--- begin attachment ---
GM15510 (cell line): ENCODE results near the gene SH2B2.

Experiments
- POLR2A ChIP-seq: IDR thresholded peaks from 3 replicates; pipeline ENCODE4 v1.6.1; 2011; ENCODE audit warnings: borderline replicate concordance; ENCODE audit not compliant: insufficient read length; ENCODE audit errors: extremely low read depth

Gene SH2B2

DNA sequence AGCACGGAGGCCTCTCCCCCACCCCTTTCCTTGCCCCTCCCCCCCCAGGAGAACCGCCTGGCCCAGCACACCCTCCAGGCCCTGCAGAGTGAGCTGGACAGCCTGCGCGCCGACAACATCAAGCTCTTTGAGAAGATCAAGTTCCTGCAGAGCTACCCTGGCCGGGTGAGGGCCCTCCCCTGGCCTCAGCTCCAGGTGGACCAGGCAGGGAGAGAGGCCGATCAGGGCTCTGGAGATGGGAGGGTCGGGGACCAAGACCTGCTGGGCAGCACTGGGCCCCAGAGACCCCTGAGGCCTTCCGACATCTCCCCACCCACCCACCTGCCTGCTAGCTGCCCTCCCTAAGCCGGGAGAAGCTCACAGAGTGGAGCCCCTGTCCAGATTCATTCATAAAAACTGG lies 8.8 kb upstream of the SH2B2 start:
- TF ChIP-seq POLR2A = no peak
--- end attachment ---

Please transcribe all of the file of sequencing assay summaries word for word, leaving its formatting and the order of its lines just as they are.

GM15510 (cell line): ENCODE results near the gene SH2B2.

Experiments
- POLR2A ChIP-seq: IDR thresholded peaks from 3 replicates; pipeline ENCODE4 v1.6.1; 2011; ENCODE audit warnings: borderline replicate concordance; ENCODE audit not compliant: insufficient read length; ENCODE audit errors: extremely low read depth

Gene SH2B2

DNA sequence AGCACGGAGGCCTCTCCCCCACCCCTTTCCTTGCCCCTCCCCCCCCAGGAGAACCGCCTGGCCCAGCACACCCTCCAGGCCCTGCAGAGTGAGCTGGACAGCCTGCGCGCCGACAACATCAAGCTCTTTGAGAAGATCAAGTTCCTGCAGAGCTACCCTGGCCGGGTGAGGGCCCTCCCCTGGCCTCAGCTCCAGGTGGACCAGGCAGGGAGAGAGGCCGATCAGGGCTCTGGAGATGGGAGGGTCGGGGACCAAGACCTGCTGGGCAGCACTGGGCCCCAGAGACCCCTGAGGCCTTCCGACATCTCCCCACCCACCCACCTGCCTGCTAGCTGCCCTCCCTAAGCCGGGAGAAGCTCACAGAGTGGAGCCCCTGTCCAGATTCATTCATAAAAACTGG lies 8.8 kb upstream of the SH2B2 start:
- TF ChIP-seq POLR2A = no peak